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WIREs Dev Biol
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Cytonemes and the dispersion of morphogens

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Filopodia are cellular protrusions that have been implicated in many types of mechanosensory activities. Morphogens are signaling proteins that regulate the patterned development of embryos and tissues. Both have long histories that date to the beginnings of cell and developmental biology in the early 20th century, but recent findings tie specialized filopodia called cytonemes to morphogen movement and morphogen signaling. This review explores the conceptual and experimental background for a model of paracrine signaling in which the exchange of morphogens between cells is directed to sites where cytonemes directly link cells that produce morphogens to cells that receive and respond to them. WIREs Dev Biol 2014, 3:445–463. doi: 10.1002/wdev.151 This article is categorized under: Establishment of Spatial and Temporal Patterns > Gradients Invertebrate Organogenesis > Flies
Developmental induction revealed by grafting experiments in Hydra. When grafted onto the middle of the body of a healthy green hydra, transplantation of a white tentacle with peristome tissue at its base induces the host to produce ectopic tentacles. (Adapted from Ref .)
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Hh and Dpp are transported by cytonemes in the wing disc. Depictions of transverse sections of the wing disc columnar epithelium showing that (a) basal cytonemes move Hh (blue) from the cells that make it in the posterior compartment to anterior compartment cells across the compartment border (dashed line) that activate Hh signal transduction and express Dpp (red). Dpp movement from the A/P signaling center is via apical cytonemes (b).
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Topography of the third instar wing disc. This transverse optical section shows the highly folded shape of the wing disc that juxtaposes cells in space that are far apart within the columnar epithelial layer. (Adapted from Ref .)
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A/P organizing centers of the wing disc columnar and peripodial epithelia. Frontal (top) and transverse (bottom) depictions of a wing disc and the distribution of Dpp from the organizing centers of each layer. The disc is a flattened sac and the Dpp organizing centers are not juxtaposed.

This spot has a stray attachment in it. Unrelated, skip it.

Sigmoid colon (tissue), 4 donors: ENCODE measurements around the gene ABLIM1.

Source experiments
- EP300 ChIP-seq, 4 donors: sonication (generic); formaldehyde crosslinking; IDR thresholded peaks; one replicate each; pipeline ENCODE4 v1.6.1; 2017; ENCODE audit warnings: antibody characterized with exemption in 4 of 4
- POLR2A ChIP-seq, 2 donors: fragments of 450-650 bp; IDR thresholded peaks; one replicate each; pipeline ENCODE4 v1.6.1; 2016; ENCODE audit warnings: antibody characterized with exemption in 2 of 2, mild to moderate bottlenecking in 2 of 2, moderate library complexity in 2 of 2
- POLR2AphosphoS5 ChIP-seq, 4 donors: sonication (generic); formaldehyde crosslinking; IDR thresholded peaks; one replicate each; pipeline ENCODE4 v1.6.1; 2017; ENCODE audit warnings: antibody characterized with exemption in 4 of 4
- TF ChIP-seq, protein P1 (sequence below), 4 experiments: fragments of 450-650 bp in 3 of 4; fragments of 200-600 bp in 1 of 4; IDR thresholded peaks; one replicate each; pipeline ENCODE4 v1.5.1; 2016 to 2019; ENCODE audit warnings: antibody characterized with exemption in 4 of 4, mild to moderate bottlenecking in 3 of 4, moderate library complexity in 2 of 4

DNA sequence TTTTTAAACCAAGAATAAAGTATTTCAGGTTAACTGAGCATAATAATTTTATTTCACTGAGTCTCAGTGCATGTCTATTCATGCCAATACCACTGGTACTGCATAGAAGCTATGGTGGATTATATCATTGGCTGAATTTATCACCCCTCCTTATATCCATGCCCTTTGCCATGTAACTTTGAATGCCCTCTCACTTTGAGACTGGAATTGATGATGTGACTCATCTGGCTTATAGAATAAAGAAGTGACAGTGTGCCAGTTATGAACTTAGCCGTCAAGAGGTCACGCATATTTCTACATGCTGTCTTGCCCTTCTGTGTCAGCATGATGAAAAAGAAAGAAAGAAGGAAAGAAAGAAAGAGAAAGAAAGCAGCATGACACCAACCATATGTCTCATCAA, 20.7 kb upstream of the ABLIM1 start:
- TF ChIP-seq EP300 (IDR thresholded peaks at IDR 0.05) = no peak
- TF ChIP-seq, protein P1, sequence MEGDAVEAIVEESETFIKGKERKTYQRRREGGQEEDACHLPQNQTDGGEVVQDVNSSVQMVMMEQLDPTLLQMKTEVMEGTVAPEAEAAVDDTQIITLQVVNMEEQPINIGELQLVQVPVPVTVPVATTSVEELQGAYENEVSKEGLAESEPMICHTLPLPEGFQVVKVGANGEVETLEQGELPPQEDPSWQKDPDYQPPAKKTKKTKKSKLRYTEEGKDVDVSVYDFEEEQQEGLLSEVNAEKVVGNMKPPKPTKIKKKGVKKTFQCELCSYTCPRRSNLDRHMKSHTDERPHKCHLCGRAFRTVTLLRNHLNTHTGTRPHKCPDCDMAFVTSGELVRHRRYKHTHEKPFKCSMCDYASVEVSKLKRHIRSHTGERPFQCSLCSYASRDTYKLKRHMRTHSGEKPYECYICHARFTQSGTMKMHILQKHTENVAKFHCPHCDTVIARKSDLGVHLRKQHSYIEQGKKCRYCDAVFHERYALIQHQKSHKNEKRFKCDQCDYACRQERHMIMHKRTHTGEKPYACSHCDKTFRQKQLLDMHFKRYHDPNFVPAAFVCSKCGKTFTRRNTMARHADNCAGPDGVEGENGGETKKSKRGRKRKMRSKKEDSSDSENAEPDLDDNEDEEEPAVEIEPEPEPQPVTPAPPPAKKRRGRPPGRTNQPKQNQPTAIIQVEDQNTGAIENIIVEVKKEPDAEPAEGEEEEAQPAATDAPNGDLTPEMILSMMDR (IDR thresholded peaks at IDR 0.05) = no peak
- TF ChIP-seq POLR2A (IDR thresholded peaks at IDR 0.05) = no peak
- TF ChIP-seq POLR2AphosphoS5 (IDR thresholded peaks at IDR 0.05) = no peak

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Homeotic transformation of the Drosophila antenna. The antenna to leg transformation in AntpR mutants (a) is incompletely penetrant such that individual flies have mosaics patches of transformed tissue (b). There is a precise correspondence between the location of the transformed patch and the type of leg structure in antenna‐leg chimeras. (Adapted from Ref .)
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Induction in the Drosophila wing imaginal disc. The normal, wildtype wing disc (a) has an organizing center that expresses Dpp (red) in response to signaling by Hh (blue), which originates in the Posterior (P) compartment. Levels of Dpp and Hh across the disc are depicted in the graph below. A disc (b) with a clone in the P compartment that is deficient for engrailed function induces an ectopic organizing center and a duplication that includes both engrailed mutant and normal cells. Micrograph of wing with induced duplication and induced ectopic organizing center (c). (Adapted from Ref .)
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Embryonic induction by Drosophila bicoid mRNA. bicoid mRNA is localized to the anterior pole in normal, wildtype Drosophila embryos, but injection of bicoid mRNA into the posterior pole induces the embryo to develop with head and thoracic structures closest to the site of injection. (Adapted from Ref .)
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